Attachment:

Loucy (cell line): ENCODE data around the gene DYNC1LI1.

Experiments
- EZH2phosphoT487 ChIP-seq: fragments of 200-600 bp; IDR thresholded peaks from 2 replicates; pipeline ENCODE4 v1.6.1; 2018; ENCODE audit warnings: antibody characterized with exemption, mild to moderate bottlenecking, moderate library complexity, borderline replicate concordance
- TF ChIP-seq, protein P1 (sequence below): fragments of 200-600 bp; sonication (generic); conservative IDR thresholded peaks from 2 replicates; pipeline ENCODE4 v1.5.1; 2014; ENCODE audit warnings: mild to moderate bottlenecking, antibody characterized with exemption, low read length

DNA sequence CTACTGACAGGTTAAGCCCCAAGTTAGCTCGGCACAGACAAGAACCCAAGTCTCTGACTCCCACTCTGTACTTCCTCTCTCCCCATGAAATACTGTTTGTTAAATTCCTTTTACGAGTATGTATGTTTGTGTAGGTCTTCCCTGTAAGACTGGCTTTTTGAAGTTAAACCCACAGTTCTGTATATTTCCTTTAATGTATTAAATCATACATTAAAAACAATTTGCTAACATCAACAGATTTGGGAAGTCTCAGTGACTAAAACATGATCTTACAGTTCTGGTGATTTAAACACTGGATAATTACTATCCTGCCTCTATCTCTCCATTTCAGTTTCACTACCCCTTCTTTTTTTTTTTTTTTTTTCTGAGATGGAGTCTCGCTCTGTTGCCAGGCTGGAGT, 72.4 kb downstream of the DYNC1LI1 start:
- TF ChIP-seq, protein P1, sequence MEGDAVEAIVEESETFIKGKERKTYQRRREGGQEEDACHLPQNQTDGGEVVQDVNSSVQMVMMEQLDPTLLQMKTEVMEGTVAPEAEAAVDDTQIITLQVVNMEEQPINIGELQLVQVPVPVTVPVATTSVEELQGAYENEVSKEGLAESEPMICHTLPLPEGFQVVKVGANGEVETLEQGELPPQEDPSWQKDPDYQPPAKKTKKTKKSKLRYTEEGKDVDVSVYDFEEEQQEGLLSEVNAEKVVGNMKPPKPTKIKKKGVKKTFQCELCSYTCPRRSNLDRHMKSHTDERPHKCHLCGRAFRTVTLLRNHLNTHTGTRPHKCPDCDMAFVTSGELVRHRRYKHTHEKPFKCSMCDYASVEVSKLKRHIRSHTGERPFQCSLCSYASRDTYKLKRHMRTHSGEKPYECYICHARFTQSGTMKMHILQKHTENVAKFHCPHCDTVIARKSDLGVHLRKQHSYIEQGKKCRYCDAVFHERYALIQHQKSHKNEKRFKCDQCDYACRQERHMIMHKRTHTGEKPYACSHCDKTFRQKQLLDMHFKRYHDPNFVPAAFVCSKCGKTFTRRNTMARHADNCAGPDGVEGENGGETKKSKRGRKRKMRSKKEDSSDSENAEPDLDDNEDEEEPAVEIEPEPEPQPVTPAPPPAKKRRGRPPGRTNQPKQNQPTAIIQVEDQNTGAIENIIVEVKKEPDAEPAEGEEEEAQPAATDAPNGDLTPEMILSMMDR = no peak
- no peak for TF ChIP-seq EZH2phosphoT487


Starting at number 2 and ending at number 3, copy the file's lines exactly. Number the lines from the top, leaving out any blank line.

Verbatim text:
Experiments
- EZH2phosphoT487 ChIP-seq: fragments of 200-600 bp; IDR thresholded peaks from 2 replicates; pipeline ENCODE4 v1.6.1; 2018; ENCODE audit warnings: antibody characterized with exemption, mild to moderate bottlenecking, moderate library complexity, borderline replicate concordance